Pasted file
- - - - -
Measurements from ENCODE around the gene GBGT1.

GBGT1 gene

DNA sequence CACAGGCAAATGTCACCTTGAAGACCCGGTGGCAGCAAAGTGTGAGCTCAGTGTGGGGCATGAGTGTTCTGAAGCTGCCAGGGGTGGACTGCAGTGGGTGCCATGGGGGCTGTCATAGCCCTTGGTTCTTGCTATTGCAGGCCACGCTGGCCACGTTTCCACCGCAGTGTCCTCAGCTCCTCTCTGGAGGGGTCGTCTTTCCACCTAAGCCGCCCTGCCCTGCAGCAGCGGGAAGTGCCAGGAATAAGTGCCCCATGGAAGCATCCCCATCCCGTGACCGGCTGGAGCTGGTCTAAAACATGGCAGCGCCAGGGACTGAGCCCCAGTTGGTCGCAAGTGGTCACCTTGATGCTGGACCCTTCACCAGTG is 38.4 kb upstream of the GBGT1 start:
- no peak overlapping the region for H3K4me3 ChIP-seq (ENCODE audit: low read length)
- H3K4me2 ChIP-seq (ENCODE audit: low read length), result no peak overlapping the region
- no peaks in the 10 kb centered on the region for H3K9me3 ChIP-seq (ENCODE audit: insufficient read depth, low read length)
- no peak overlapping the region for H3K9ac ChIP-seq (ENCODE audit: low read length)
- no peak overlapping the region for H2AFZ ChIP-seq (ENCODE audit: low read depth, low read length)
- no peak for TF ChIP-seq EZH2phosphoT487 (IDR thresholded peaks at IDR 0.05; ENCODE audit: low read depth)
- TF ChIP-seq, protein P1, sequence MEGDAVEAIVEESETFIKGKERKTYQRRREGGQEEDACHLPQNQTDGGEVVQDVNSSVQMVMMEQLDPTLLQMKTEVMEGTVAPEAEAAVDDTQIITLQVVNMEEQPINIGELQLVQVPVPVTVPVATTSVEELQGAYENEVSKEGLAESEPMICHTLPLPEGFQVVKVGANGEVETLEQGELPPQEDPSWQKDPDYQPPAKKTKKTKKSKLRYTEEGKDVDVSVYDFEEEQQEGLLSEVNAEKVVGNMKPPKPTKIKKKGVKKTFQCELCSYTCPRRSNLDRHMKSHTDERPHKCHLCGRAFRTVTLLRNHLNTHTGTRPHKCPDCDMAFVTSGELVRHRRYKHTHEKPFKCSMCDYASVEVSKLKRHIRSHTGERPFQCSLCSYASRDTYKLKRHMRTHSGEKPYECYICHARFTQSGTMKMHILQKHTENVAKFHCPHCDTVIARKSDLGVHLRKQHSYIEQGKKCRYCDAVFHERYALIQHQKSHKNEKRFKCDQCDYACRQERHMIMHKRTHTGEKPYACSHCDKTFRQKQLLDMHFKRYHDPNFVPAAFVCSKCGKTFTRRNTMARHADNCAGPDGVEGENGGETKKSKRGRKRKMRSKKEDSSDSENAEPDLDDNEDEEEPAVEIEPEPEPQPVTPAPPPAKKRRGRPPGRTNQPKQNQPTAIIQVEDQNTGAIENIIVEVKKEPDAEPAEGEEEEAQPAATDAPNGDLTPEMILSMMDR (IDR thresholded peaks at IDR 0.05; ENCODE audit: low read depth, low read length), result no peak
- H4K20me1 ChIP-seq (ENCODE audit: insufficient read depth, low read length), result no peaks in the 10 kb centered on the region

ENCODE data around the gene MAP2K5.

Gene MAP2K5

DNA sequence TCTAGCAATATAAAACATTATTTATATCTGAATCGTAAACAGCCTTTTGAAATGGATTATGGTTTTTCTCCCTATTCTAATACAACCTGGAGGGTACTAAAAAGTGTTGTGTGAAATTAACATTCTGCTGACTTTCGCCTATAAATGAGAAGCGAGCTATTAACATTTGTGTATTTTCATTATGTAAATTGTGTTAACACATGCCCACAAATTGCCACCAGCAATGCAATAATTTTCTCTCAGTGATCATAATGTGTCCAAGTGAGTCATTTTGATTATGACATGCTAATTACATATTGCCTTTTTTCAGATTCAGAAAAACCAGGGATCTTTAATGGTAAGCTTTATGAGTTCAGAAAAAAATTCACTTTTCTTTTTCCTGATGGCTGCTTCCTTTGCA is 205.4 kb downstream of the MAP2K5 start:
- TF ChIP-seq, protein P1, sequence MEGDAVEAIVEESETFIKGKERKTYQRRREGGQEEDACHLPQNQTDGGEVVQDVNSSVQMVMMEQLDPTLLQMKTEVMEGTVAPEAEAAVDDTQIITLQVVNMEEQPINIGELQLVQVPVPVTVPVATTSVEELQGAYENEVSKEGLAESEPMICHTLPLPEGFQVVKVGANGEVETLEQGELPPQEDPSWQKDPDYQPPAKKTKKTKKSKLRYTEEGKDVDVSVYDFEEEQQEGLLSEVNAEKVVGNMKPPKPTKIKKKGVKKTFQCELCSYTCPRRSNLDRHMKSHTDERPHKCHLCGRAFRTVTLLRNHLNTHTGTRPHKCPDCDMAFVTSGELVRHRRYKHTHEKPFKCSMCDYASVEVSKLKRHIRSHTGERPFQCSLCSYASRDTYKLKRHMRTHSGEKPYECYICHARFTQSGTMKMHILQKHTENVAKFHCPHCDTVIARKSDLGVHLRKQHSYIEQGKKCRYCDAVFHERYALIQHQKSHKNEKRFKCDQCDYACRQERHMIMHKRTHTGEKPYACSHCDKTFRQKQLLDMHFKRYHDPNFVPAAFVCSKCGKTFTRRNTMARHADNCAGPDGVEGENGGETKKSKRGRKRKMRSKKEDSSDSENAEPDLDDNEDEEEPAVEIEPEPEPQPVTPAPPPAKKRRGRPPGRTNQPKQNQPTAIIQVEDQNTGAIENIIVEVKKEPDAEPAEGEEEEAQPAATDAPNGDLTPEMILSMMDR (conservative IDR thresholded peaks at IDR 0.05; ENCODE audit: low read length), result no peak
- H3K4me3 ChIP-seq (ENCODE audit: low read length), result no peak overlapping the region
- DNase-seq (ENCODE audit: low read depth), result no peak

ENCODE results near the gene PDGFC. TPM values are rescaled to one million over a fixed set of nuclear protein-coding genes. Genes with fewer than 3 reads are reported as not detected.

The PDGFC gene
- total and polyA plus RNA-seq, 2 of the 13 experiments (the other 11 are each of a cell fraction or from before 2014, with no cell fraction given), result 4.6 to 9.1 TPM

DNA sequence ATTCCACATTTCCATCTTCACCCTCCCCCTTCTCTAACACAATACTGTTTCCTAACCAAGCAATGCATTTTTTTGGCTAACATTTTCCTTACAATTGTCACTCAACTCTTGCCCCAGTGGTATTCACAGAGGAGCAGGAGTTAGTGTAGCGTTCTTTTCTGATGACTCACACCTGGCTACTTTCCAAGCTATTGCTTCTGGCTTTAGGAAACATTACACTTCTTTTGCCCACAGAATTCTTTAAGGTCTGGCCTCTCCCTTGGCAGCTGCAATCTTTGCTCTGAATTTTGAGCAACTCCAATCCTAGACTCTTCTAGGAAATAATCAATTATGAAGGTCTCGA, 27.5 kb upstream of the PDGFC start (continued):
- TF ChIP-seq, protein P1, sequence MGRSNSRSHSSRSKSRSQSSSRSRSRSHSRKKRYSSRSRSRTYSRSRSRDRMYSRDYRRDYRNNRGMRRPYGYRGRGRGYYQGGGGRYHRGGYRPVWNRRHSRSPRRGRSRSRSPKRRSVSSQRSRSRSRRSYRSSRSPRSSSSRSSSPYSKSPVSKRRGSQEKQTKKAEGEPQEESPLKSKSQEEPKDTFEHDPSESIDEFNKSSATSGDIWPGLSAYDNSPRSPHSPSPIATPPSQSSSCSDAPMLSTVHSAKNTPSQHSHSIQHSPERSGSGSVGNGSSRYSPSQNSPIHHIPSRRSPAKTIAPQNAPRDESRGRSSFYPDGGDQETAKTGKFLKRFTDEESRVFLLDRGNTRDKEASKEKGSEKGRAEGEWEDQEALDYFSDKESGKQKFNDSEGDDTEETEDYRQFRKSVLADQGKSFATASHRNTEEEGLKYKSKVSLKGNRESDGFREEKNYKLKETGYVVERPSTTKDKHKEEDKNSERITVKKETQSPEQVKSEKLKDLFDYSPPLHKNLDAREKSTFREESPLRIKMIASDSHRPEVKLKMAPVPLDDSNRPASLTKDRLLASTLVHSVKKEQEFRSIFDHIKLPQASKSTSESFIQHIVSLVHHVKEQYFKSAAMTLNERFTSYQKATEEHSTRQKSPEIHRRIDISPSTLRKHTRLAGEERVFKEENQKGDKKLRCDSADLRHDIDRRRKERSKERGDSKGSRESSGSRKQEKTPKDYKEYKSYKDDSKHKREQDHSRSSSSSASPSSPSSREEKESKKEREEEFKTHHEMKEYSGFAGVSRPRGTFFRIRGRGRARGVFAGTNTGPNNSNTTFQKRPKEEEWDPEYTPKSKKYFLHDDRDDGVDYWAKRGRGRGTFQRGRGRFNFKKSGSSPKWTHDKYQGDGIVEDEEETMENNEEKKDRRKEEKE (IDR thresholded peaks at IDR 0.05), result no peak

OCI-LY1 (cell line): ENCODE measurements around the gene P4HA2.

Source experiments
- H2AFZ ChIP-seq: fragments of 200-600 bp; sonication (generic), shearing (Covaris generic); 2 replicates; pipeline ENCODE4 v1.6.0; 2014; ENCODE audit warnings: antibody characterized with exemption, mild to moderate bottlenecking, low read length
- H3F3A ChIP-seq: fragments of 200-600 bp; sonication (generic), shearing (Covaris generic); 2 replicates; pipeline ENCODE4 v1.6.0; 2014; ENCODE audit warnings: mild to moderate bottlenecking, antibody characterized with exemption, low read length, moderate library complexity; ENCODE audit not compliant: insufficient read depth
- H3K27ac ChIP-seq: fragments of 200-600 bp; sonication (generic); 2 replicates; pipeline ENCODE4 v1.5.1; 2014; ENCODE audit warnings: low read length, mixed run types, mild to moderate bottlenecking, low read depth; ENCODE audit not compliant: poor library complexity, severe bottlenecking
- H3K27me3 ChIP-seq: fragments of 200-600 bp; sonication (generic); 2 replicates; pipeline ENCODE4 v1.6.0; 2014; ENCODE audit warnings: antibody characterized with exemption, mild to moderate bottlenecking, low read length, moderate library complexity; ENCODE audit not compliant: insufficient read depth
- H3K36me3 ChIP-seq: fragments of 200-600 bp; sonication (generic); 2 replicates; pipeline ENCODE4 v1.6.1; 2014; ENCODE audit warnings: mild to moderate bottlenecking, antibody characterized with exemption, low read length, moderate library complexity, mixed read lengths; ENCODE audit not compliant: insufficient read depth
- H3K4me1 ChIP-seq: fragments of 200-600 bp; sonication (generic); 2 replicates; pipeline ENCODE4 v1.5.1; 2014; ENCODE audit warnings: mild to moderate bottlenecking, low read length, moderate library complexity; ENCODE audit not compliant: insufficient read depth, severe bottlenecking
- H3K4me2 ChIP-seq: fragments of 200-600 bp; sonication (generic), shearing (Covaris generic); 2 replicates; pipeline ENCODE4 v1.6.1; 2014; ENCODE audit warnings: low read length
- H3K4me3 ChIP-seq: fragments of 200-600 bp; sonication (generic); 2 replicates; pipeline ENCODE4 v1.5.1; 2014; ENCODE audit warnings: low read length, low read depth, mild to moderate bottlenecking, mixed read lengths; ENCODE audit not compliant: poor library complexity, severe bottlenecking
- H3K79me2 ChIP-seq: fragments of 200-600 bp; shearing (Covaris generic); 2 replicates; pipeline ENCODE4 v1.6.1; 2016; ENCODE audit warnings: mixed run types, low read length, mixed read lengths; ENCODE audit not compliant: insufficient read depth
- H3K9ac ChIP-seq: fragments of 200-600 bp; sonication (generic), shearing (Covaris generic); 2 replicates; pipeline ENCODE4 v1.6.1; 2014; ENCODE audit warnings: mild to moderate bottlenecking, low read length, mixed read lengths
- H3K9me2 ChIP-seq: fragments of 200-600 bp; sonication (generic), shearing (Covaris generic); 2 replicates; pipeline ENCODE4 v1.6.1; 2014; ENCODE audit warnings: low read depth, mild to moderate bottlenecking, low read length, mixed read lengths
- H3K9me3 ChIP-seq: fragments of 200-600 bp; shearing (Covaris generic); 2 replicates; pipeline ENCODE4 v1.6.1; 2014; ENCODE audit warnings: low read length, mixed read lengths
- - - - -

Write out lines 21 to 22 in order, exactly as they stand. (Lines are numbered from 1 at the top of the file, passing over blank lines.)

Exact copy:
DNA sequence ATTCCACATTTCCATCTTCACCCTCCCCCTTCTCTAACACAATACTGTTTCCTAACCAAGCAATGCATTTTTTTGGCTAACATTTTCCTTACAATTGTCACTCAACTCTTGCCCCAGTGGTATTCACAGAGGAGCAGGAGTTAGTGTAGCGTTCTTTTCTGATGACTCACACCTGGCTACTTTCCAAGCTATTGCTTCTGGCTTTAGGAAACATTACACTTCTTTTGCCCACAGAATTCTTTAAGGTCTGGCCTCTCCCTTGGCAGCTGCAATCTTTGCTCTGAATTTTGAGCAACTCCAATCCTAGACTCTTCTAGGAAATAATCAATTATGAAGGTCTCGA, 27.5 kb upstream of the PDGFC start (continued):
- TF ChIP-seq, protein P1, sequence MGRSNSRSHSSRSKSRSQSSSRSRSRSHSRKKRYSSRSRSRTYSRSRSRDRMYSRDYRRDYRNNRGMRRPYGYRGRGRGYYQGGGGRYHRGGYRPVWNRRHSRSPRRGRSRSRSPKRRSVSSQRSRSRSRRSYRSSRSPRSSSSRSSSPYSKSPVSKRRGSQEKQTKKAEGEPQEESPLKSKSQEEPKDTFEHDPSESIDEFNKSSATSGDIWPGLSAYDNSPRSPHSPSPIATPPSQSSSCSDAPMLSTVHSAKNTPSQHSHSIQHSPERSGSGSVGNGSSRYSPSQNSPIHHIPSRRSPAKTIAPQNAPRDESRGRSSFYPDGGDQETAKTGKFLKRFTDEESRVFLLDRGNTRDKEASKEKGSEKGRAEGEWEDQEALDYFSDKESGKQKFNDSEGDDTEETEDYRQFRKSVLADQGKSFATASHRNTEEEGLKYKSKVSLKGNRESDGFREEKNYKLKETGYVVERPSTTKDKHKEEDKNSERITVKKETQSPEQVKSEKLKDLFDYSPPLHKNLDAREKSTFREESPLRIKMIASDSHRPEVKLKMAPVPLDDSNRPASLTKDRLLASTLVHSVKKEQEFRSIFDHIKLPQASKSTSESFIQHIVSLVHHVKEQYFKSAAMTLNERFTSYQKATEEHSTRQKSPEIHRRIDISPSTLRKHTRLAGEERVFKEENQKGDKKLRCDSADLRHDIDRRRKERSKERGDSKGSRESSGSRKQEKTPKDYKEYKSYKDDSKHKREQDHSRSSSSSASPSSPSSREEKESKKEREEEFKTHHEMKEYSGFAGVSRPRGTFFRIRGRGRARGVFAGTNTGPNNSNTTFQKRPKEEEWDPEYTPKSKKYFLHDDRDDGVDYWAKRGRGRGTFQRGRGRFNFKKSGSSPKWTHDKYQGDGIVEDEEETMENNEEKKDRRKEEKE (IDR thresholded peaks at IDR 0.05), result no peak